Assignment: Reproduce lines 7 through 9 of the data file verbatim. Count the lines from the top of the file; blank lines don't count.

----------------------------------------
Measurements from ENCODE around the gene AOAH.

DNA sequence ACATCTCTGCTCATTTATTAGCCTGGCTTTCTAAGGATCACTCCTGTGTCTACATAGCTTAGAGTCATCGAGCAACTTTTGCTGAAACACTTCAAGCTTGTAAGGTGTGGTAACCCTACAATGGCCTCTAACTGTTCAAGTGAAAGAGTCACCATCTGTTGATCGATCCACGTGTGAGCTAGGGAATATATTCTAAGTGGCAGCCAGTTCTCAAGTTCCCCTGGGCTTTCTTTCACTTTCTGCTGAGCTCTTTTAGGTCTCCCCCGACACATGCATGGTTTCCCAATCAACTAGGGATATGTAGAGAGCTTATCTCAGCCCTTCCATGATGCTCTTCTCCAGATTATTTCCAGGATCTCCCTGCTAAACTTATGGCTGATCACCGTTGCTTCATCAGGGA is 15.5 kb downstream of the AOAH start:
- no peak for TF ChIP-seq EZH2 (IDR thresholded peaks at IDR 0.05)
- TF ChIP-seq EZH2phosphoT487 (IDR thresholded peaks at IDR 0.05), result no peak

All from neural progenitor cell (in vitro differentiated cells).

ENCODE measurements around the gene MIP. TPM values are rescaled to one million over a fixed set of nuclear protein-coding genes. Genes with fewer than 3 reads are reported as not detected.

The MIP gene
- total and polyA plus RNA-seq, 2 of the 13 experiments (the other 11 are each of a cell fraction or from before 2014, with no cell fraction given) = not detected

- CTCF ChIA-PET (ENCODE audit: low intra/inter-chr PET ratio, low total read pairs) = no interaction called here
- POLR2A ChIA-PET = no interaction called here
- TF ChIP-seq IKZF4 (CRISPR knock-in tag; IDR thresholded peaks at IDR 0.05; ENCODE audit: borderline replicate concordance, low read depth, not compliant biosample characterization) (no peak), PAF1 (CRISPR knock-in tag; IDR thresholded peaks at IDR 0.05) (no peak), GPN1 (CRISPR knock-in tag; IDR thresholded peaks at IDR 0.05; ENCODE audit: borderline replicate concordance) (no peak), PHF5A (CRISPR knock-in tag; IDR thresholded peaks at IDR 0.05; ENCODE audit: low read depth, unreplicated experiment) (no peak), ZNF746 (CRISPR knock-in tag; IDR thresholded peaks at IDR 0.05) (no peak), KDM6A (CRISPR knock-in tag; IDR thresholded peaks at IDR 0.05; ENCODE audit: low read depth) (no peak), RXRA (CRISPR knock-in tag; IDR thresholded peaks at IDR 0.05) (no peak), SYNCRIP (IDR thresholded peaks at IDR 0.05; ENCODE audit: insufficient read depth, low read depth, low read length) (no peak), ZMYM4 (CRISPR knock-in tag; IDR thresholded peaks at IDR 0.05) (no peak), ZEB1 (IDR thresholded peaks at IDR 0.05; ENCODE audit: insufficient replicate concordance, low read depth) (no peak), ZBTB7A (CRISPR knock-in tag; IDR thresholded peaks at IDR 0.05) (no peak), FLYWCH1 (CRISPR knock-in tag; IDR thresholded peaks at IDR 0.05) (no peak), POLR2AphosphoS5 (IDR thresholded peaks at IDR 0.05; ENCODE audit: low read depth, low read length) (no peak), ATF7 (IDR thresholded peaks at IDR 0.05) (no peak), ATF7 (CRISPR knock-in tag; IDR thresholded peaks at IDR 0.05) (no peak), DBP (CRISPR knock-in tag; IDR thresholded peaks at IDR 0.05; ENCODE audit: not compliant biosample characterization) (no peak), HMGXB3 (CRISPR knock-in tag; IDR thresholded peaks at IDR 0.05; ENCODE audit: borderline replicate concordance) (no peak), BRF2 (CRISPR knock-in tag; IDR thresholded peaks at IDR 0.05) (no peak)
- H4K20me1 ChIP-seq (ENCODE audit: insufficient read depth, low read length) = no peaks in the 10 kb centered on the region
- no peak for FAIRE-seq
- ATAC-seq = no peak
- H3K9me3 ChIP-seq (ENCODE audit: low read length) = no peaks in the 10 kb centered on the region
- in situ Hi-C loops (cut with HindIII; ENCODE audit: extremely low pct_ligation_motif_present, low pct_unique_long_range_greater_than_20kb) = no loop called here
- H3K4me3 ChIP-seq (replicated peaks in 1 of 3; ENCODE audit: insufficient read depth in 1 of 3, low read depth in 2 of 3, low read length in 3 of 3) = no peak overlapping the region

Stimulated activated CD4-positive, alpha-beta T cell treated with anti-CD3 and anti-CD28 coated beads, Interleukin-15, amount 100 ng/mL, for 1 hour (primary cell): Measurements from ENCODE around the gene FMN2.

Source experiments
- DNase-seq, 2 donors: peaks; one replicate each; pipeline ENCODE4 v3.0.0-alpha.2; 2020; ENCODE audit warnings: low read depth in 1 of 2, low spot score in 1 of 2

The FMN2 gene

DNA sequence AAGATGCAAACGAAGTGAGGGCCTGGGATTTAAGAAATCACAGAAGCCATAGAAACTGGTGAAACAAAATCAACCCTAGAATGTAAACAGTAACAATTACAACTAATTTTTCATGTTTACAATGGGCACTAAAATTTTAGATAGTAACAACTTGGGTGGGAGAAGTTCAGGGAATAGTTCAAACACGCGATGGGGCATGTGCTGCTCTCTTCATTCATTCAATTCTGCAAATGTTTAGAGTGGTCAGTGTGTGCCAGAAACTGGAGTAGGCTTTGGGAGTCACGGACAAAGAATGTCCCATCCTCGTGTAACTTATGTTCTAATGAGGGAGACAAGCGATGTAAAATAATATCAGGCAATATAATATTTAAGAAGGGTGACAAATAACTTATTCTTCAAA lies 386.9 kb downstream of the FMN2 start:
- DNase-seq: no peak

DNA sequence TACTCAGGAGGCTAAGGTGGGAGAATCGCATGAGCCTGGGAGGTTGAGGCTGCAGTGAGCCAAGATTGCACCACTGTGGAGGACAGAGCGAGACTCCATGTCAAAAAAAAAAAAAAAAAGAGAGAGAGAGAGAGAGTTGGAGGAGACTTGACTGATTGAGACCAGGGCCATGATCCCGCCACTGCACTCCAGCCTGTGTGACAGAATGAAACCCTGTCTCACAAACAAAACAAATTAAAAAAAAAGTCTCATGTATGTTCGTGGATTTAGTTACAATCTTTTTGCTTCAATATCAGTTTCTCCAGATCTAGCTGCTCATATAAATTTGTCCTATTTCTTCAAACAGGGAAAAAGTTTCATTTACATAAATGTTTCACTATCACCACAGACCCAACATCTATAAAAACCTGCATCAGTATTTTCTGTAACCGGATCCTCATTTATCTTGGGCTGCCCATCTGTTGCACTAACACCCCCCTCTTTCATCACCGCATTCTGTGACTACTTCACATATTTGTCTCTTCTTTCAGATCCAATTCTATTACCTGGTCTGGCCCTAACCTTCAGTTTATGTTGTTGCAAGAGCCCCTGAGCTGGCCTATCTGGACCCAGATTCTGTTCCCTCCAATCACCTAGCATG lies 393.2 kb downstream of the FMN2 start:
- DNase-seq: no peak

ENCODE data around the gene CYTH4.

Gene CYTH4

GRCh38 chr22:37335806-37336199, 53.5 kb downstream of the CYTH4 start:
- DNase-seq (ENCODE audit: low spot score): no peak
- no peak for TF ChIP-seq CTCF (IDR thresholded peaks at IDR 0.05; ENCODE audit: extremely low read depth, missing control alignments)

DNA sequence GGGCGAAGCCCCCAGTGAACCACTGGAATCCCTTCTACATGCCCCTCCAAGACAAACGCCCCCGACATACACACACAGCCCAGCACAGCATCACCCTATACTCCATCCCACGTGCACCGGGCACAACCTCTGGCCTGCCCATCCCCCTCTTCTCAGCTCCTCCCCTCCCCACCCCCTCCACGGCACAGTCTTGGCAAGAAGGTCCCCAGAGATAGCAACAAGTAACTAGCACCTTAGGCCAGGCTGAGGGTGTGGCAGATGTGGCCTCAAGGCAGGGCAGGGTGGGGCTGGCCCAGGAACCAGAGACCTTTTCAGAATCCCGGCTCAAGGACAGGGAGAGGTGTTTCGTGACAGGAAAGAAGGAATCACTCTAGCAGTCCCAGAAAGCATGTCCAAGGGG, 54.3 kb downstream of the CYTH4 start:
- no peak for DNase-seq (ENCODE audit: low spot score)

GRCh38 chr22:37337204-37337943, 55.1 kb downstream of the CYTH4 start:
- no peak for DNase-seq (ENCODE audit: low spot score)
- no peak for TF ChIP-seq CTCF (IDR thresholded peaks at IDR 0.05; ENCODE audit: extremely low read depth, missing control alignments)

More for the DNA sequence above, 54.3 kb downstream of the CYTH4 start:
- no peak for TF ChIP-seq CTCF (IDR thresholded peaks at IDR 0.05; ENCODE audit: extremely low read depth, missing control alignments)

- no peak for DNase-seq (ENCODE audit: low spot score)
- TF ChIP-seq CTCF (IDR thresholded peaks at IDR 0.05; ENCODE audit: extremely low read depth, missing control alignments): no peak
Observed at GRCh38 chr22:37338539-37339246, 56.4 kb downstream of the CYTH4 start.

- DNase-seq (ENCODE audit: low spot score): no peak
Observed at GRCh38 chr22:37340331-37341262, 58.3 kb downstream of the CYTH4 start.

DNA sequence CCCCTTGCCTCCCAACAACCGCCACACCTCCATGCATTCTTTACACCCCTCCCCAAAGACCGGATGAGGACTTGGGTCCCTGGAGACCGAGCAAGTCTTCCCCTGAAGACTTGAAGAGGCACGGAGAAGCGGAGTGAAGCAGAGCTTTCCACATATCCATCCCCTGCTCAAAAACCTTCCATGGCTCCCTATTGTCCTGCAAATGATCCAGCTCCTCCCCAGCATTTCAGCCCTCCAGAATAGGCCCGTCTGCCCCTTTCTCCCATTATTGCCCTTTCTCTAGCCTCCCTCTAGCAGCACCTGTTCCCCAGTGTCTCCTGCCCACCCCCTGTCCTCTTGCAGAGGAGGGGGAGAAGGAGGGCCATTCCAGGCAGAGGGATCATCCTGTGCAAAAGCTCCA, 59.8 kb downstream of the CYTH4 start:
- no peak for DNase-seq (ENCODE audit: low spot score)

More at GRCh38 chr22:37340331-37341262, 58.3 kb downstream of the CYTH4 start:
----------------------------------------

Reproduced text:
The MIP gene
- total and polyA plus RNA-seq, 2 of the 13 experiments (the other 11 are each of a cell fraction or from before 2014, with no cell fraction given) = not detected

- CTCF ChIA-PET (ENCODE audit: low intra/inter-chr PET ratio, low total read pairs) = no interaction called here